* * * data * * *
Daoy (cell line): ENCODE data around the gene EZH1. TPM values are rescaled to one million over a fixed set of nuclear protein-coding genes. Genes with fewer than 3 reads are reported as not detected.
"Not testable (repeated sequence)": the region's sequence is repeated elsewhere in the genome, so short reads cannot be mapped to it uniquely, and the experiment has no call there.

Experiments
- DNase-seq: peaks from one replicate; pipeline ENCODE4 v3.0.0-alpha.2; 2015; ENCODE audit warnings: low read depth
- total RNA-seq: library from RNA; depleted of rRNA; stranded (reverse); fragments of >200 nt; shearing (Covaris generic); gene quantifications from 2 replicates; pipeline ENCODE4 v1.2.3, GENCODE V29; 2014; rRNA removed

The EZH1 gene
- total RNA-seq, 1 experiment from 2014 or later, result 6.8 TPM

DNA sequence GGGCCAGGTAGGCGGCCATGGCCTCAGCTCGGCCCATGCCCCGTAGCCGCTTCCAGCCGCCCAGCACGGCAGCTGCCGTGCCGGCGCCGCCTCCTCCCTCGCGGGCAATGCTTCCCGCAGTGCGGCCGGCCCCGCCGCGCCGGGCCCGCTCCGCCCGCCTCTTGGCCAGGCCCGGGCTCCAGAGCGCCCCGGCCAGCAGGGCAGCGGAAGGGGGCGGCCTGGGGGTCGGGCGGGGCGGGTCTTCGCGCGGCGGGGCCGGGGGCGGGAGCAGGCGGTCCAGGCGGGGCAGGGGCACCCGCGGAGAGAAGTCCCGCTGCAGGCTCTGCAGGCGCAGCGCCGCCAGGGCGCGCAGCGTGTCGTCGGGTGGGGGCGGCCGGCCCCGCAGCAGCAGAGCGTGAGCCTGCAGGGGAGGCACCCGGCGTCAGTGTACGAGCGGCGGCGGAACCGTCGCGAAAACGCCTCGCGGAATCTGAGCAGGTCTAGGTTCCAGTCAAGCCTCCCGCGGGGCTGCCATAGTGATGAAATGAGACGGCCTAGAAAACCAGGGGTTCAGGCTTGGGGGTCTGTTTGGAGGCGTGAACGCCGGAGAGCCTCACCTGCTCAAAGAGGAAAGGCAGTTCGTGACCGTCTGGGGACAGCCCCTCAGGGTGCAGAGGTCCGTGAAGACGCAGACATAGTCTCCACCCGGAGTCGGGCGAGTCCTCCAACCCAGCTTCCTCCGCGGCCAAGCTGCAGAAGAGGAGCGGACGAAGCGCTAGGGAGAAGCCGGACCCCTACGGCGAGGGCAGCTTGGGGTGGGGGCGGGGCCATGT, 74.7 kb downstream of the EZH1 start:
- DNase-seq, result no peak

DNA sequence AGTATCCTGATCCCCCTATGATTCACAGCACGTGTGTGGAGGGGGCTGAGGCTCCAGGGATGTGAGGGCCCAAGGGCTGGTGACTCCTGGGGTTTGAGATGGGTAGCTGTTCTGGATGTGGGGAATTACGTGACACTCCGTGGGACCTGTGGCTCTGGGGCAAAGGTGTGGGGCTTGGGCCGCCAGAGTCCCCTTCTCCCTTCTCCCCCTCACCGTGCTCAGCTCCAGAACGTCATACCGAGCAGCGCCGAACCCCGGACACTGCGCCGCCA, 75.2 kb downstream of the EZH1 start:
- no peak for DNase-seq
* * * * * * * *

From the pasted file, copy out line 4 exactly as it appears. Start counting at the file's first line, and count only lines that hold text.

- DNase-seq: peaks from one replicate; pipeline ENCODE4 v3.0.0-alpha.2; 2015; ENCODE audit warnings: low read depth